Vibrational energy flow across heme–cytochrome c and cytochrome c–water interfaces

Regular Article

DOI: 10.1007/s00214-014-1504-7

Cite this article as:
Agbo, J.K., Xu, Y., Zhang, P. et al. Theor Chem Acc (2014) 133: 1504. doi:10.1007/s00214-014-1504-7
Part of the following topical collections:
  1. Ezra Festschrift Collection


We examine vibrational energy transfer across the heme–protein and protein–solvent interfaces of cytochrome c, using, as appropriate, classical, semiclassical, and quantum approaches. To characterize energy flow across the interface between the heme and the rest of cytochrome c, we calculate communication maps for the protein in its native structure as well as two structures with Met80 dissociated from the heme at 300 K. The response to excess energy in the heme is mediated by covalent and hydrogen bonds to the heme, as well as several through-space interactions, including those involving the dissociated Met80. This observation suggests no energy flow bottleneck between the heme and Met80 that would impede rebinding kinetics at 300 K. We examine the possibility of additional bottlenecks to energy flow by calculating the temperature dependence of the ergodicity threshold in an imidazole-ligated Fe-porphyrin system that constitutes the core of the heme–histidine complex. The ergodic threshold, which we calculate quantum mechanically, corresponds to a temperature of about 140 K. We also address the flow of excess vibrational energy from the protein to the solvent. We calculate the thermal boundary conductance between cytochrome c and water semiclassically over a range of temperatures and find that the protein–water interface poses no greater resistance to thermal flow than the protein itself.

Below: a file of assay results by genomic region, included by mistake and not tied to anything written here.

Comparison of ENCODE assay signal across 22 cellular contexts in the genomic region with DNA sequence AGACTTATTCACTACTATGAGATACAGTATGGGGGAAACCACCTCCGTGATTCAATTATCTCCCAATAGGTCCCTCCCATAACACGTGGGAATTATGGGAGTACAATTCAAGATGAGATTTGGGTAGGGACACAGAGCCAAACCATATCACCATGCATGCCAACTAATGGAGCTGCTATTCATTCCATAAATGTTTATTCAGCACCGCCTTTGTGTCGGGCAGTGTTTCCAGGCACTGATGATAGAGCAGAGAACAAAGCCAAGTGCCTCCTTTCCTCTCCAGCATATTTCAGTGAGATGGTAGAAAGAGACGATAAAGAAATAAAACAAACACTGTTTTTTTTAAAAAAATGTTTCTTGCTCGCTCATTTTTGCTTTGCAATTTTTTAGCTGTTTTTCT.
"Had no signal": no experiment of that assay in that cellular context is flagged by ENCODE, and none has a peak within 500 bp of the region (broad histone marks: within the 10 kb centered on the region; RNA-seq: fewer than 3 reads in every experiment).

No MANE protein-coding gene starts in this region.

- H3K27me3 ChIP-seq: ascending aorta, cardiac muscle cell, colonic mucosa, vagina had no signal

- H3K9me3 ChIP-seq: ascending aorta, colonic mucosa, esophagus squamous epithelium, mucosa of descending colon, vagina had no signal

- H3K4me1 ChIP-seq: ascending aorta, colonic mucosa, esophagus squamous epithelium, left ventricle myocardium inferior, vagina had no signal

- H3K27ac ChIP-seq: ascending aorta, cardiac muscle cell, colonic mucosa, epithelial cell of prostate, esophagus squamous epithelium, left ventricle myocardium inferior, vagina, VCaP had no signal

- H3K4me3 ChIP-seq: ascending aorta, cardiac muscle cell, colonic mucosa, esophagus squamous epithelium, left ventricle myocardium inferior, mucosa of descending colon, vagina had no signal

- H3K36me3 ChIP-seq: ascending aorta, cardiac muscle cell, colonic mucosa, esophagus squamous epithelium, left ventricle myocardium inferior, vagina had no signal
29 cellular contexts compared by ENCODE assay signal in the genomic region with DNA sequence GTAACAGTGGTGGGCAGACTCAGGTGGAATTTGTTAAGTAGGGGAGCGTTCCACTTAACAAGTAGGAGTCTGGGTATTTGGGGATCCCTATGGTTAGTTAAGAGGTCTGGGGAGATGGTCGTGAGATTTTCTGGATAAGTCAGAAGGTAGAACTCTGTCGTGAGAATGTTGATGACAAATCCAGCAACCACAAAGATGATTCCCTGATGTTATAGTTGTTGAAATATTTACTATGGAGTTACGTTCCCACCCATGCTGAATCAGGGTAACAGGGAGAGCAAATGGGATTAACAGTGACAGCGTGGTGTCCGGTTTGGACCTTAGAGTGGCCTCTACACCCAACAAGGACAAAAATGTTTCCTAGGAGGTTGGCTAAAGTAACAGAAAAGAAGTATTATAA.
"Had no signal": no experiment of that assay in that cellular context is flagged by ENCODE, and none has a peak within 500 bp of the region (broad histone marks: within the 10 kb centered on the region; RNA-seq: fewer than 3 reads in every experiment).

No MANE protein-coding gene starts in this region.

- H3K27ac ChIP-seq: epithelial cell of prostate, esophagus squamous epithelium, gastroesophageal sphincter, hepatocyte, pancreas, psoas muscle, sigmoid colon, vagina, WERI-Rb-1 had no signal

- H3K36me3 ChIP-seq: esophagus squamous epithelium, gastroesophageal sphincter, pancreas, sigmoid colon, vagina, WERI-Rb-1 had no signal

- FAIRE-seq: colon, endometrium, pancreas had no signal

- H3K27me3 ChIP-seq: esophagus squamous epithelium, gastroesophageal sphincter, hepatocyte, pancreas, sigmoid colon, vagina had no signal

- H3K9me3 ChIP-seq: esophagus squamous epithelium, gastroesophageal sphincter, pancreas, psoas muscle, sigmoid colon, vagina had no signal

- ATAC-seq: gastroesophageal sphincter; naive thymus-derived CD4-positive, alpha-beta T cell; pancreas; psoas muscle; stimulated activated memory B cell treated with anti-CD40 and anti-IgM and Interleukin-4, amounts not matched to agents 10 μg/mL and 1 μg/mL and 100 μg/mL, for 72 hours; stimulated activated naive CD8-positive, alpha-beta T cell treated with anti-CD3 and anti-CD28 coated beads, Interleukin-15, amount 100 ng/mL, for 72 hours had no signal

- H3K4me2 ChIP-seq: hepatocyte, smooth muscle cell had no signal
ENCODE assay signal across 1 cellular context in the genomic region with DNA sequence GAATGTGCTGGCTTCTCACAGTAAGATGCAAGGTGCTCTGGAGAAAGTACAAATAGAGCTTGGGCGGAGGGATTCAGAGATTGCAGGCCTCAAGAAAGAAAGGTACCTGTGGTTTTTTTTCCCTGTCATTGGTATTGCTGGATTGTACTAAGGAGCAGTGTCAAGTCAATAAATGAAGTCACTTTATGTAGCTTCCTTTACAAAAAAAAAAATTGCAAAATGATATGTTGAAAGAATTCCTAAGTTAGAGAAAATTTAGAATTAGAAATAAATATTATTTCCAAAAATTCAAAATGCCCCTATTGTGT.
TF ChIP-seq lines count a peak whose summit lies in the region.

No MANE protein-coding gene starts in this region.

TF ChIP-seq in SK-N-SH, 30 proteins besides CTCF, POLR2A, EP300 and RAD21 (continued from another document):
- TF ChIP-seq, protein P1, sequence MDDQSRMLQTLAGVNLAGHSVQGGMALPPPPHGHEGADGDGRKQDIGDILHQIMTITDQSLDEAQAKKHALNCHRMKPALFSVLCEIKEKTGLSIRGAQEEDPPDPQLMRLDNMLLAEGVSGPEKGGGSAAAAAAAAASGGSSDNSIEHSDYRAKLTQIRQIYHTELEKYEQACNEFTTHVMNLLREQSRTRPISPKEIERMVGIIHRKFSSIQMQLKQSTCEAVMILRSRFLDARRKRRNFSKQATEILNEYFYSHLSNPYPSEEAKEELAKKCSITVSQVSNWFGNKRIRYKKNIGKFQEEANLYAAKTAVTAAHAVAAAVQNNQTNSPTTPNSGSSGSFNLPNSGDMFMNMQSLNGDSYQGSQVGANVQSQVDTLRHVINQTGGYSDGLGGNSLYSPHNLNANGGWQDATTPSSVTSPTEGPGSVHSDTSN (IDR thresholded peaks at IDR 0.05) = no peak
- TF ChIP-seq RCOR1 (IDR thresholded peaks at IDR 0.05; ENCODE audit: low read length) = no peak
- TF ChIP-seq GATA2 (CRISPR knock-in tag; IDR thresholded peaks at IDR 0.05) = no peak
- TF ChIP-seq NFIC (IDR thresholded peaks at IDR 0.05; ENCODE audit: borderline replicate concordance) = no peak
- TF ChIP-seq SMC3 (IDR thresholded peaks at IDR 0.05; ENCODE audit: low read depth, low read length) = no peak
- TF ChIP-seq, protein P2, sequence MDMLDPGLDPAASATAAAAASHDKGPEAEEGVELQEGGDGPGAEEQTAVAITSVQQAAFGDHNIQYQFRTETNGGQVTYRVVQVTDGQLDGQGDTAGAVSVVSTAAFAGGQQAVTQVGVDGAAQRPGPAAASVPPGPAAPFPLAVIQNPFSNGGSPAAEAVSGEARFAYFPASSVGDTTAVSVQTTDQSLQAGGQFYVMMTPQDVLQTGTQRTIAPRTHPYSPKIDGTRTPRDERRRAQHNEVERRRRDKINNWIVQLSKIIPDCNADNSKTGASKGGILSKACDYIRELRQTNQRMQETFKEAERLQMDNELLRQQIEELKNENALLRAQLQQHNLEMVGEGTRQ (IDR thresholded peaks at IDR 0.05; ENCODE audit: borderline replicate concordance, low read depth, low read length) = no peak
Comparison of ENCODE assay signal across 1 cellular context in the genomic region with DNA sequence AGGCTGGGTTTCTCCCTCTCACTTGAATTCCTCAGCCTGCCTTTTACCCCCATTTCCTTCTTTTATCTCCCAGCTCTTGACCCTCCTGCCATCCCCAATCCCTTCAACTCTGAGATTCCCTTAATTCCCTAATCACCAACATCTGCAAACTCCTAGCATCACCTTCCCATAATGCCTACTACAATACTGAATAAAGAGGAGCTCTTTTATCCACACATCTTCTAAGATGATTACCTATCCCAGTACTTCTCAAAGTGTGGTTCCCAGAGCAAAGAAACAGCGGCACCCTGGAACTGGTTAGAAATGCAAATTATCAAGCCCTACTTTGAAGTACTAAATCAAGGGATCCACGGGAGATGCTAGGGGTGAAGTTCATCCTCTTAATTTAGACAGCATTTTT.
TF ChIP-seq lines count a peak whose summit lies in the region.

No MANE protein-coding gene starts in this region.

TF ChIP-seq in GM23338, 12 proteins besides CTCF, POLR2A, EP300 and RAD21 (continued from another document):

Vibrational energy flow Thermal boundary conductance Communication maps Diffuse mismatch model 

Copyright information

© Springer-Verlag Berlin Heidelberg 2014

Authors and Affiliations

  1. 1.Department of Chemistry and PhysicsCoastal Carolina UniversityConwayUSA
  2. 2.Department of Chemistry and Chemical Physics ProgramUniversity of NevadaRenoUSA
  3. 3.Department of ChemistryBoston UniversityBostonUSA

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